Книга

Теоретическая грамматика японского языка. В 2 кн. Теоретическая грамматика японского языка. В 2 кн.
Теоретическая грамматика японского языка. В 2 кн. Теоретическая грамматика японского языка. В 2 кн.

Алпатов Владимир Михайлович, Аркадьев Петр Михайлович, Подлесская Вера Исааковна

Теоретическая грамматика японского языка. В 2 кн.


Ответственный редактор: Подлесская Вера Исааковна

Наталис

Москва, 2008, Кн. 1. – 560, Кн. 2. – 448 стр.

ISBN: 978-5-8062-0291-9, 978-5-8062-0292-6

Настоящее издание представляет собой первую в России фундаментальную грамматику современного японского языка. В книге систематически изложены основные сведения о грамматическом строе японского языка – прежде всего, о морфологии и синтаксисе. Языковые факты представлены в широком теоретическом и типологическом контексте. Все языковые примеры даны в латинской транскрипции, снабжены подстрочным поморфемным комментарием («глоссами») и литературным переводом. Книга адресована и тем, кто изучает японский язык в практических целях, и профессиональным японистам – лингвистам и филологам, и тем, кто занимается исследованием типологического и ареального многообразия языков.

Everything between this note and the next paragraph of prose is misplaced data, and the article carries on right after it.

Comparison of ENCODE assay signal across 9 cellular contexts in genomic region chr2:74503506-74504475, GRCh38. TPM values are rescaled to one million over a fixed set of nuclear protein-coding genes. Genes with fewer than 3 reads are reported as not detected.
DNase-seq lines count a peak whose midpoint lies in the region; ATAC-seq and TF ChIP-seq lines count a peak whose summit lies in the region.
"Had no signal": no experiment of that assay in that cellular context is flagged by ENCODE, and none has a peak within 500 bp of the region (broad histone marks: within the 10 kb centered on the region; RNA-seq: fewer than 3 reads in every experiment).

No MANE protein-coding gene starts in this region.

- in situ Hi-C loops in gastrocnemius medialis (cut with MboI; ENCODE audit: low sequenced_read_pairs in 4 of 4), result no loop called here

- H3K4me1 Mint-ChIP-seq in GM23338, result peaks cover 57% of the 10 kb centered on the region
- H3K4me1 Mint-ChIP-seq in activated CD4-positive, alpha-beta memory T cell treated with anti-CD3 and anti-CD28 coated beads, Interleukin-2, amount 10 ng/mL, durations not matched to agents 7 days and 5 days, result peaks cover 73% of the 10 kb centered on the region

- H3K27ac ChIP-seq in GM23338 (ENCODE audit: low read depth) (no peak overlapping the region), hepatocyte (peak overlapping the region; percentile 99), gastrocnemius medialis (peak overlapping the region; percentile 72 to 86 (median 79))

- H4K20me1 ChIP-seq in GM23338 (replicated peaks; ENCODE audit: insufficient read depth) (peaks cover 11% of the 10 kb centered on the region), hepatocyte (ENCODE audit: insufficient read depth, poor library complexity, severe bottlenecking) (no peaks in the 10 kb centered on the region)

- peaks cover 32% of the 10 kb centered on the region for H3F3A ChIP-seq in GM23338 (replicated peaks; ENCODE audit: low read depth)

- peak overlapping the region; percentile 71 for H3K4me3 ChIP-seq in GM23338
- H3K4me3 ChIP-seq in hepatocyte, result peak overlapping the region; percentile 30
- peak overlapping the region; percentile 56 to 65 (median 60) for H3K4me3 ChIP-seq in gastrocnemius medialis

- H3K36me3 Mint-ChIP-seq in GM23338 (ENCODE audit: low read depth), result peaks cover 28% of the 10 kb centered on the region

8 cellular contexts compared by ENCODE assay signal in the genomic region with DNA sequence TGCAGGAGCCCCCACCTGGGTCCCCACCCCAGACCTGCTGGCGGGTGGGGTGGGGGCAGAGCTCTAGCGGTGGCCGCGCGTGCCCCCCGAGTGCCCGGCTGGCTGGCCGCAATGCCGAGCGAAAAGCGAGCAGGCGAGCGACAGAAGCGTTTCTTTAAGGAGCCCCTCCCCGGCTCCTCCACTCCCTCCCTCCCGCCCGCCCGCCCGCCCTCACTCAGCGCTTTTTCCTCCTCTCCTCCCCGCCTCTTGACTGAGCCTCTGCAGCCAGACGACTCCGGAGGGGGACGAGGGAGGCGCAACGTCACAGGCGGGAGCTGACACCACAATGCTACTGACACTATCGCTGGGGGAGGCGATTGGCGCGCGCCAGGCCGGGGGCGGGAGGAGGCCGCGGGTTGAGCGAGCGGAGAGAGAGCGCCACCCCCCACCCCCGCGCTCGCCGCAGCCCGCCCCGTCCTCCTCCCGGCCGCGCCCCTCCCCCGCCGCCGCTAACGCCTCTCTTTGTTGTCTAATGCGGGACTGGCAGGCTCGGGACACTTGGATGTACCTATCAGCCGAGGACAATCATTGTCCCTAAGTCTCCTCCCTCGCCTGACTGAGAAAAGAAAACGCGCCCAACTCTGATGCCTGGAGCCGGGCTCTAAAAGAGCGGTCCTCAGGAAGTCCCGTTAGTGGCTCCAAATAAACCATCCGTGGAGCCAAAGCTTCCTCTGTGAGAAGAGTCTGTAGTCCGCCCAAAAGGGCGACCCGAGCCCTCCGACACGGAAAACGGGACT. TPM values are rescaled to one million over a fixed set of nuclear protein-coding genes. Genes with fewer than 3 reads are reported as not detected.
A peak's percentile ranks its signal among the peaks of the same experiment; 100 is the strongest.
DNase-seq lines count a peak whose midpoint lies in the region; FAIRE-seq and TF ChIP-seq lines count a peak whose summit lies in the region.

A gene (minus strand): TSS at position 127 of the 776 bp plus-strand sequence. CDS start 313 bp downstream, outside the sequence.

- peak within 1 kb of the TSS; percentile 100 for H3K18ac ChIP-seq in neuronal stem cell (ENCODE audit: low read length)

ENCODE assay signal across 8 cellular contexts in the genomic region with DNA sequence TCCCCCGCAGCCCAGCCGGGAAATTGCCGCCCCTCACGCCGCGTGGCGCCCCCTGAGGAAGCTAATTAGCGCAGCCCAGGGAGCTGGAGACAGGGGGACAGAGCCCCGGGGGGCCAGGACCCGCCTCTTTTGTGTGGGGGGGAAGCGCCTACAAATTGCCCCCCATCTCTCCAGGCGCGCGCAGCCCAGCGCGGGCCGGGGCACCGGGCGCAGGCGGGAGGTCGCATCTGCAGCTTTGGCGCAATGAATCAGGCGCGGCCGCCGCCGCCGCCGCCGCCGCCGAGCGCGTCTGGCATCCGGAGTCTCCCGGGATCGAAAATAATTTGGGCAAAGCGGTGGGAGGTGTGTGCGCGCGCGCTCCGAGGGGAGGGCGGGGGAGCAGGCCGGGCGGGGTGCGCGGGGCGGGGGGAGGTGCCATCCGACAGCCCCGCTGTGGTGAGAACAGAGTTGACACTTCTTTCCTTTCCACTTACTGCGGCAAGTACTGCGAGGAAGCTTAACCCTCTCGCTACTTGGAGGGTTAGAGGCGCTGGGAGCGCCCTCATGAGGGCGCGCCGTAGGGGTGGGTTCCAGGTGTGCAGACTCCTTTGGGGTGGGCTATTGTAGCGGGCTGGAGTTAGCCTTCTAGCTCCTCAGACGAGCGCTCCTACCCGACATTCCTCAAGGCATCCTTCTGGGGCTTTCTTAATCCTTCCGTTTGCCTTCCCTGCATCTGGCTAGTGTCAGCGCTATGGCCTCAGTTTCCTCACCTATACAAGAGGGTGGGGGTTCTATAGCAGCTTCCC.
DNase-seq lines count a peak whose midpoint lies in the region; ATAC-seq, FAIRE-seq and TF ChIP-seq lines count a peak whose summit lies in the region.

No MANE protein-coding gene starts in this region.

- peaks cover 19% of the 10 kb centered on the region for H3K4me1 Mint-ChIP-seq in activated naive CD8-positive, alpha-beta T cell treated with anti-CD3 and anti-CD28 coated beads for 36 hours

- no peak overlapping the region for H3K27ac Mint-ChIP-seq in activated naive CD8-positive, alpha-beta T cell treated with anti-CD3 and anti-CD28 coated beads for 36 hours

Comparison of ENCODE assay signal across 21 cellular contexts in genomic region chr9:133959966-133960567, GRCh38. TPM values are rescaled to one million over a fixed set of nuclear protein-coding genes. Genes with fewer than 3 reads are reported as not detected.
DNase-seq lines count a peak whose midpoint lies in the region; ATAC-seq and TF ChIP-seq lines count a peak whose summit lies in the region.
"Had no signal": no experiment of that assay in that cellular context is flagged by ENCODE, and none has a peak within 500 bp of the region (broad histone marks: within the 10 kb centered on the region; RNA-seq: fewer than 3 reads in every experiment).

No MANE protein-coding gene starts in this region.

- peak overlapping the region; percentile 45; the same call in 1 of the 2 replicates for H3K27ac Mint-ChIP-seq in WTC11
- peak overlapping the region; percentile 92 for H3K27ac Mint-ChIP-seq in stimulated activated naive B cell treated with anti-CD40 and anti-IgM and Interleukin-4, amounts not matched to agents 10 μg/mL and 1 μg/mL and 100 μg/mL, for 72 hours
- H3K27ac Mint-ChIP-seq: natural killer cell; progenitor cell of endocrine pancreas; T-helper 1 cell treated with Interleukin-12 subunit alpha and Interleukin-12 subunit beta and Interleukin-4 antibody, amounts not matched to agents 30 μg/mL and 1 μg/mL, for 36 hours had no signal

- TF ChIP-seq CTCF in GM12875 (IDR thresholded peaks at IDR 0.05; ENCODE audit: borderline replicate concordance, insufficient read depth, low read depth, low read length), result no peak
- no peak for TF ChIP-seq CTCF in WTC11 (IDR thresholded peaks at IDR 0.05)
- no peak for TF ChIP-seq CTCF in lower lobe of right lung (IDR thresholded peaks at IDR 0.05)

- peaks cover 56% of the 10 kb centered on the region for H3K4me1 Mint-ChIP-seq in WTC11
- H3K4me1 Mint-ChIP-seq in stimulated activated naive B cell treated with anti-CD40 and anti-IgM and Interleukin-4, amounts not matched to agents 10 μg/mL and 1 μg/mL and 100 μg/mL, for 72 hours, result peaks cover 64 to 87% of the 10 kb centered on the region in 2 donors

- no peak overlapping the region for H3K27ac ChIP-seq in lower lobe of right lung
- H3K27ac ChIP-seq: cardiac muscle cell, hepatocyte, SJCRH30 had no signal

English synopsis

Theoretical Grammar of the Japanese Language. In 2 Books.

Vladimir Alpatov, Петр Аркадьев, Вера Подлесская

This work is the first in Russia to provide a fundamental grammar of modern Japanese. It sets forth a systematic description of the basic data on the grammatical system of Japanese, primarily, of its morphology and syntax. Linguistic facts are presented in broad theoretical and typological context. All language examples are given in Latin transcription, and are supplied with morpheme for morpheme glosses, as well as with literary translation. The book is addressed both to those who study Japanese for practical purposes, to professional japanologists – experts in Japanese linguistics and philology, and to researchers interested in typological and areal diversity of languages.